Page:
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Latest Biomolecules Stories

2009-11-03 16:04:28

Researchers from the UCLA Henry Samueli School of Engineering and Applied Science have for the first time successfully reconstituted in the laboratory the enzyme responsible for producing the blockbuster cholesterol-lowering drug lovastatin. The research, published Oct. 23 in the journal Science, could potentially lead to the development of other compounds with similarly beneficial effects. The lovastatin-synthesizing enzyme is one of the most interesting but least understood of the...

2009-10-23 11:01:56

Dutch researcher successfully packages enzymes Dutch researcher Saskia Lindhoud has discovered a new way to package enzymes by causing charged polymers to form a 'ball of hair' around these. Her approach significantly increases the utility of the enzymes. For example, healthy enzymes with a foul taste can be packaged in such a way that they are released in the stomach without being tasted. Enzymes are molecules that can trigger specific chemical reactions. They are responsible for the taste...

2009-10-22 10:02:19

Custom built enzyme to replace harsh and hazardous chemicals Perilous and polluting industrial processes can be made safer with enzymes. But only a short range of enzymes have been available for the chemical industry. Recently a group of researchers at The Department of Chemistry at University of Copenhagen succeeded in producing an artificial enzyme that points the way to enzymes tailor-made for any application. With their group leader, Professor Mikael Bols, Ph.d. students Jeanette Bjerre...

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2009-10-21 10:45:57

With would-be goblins and ghosts set to drape those huge fake spider webs over doorways and trees for Halloween, scientists in Wyoming are reporting on a long-standing mystery about real spider webs: It is the secret of spider web glue. The findings are an advance toward a new generation of biobased adhesives and glues "” "green" glues that replace existing petroleum-based products for a range of uses. A report on the study is in the October issue of ACS' Biomacromolecules, a monthly...

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2009-10-16 13:50:43

Researchers have solved the mystery of how barnacles attach themselves to other objects, showing that barnacle glue binds together exactly the same way as human blood does when it clots, BBC News reported. Barnacles are crustaceans that live in shallow ocean environments. As larvae they affix to hard substrates, then remain stationary for the rest of their lives. The barnacles secrete an adhesive substance in order to attach themselves to a surface. Scientists have long been aware of the...

2009-10-09 14:40:46

Scientists at the University of York have uncovered the structure of an unusual enzyme which can be used to reverse the contamination of land by explosives. The discovery, by scientists in the York Structural Biology Laboratory and the Center for Novel Agricultural Products, will support the development of plants that can help tackle pollution caused by royal demolition explosive, also known as RDX. Researchers at York have identified bacteria that use RDX as a food source and used that...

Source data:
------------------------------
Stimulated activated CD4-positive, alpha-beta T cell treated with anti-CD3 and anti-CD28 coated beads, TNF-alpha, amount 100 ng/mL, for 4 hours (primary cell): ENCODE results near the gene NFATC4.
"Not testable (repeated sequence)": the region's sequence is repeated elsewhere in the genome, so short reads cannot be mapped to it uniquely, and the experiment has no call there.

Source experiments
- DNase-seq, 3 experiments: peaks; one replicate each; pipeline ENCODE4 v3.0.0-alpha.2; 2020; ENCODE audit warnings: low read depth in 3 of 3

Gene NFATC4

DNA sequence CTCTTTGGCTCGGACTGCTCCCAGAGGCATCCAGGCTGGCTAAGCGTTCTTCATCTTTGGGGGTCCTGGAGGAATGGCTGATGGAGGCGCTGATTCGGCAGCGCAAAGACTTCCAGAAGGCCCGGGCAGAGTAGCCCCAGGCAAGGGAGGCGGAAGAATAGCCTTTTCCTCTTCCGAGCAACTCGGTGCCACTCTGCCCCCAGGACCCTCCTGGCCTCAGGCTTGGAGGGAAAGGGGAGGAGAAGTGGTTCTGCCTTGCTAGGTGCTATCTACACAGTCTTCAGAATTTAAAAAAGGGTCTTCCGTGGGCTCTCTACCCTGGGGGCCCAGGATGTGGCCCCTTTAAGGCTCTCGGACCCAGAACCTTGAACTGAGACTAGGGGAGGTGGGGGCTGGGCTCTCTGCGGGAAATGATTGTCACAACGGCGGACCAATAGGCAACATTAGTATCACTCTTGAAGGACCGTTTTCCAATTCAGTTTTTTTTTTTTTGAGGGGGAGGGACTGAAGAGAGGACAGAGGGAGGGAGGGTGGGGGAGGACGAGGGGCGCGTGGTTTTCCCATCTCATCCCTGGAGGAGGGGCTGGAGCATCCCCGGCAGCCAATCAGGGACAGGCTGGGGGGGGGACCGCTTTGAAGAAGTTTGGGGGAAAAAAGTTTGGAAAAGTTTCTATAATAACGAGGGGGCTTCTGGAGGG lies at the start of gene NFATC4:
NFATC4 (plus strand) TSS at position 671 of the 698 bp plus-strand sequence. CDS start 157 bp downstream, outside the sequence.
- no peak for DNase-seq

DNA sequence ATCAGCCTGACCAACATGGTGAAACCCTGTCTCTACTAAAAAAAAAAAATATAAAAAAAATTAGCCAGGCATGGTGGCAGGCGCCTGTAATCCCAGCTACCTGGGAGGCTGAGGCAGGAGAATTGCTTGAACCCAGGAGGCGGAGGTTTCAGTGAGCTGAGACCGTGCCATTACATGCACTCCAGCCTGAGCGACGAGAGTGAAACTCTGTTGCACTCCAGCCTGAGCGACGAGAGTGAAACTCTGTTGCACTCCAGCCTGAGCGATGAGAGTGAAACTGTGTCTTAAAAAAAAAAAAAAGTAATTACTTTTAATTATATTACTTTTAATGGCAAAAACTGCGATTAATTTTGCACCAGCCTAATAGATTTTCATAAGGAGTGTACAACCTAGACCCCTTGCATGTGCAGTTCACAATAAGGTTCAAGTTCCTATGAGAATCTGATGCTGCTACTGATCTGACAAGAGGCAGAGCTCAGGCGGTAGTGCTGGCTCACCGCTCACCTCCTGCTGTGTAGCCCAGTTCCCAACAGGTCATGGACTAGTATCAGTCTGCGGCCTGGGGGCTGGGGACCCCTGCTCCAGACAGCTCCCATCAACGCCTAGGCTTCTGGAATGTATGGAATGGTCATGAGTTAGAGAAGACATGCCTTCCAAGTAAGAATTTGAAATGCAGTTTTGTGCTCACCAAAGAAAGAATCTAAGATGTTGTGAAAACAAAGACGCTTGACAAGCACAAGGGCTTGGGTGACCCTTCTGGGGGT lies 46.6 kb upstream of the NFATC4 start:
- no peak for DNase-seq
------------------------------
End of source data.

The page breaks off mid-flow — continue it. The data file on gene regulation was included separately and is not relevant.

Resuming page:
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2009-09-13 07:51:40

Best known as the oxygen-carrying component of hemoglobin, the protein that makes blood red, heme also plays a role in chemical detoxification and energy metabolism within the cell. Heme levels are tightly maintained, and with good reason: Too little heme prevents cell growth and division; excessive amounts of heme are toxic. Researchers at the University of Pennsylvania School of Medicine have discovered a molecular circuit involving heme that helps maintain proper metabolism in the body,...

2009-08-21 08:24:30

Malaria kills anywhere from one to three million people around the world annually and affects the lives of up to 500 million more. Yet until now, scientists did not fully understand exactly how the process that caused the disease's severe hallmark fevers began.A team led by Dr. Martin Olivier from the Research Institute of the McGill University Health Centre (RI-MUHC) and McGill University in Montreal has solved this mystery, and may have blazed a trail towards the development of vaccine-like...

2009-08-19 12:38:33

Computational biologists at the University of Pittsburgh School of Medicine have shown that proteins have an intrinsic ability to change shape, and this is required for their biological activity. This shape-changing also allows the small molecules that are attracted to a given protein to select the structure that permits the best binding. That premise could help in drug discovery and in designing compounds that will have the most impact on protein function to better treat a host of...

2009-08-17 09:28:08

Better tools for manipulating DNA in the laboratory may soon be possible with newly discovered deoxyribozymes (catalytic DNA) capable of cleaving single-stranded DNA, researchers at the University of Illinois say.The deoxyribozymes accomplish the DNA cleavage with the sequence-selectivity and site-selectivity required for a practical catalyst, the researchers say."Our work suggests that deoxyribozymes have significant potential as sequence-specific DNA cleavage reagents," said chemistry...


Word of the Day
callithump
  • A somewhat riotous parade, accompanied with the blowing of tin horns, and other discordant noises; also, a burlesque serenade; a charivari.
'Callithump' is a back-formation of 'callithumpian,' a 'fanciful formation' according to the Oxford English Dictionary. However, the English Dialect Dictionary, says 'Gallithumpians' is a Dorset and Devon word from the 1790s that refers to 'a society of radical social reformers' or 'noisy disturbers of elections and meetings.'
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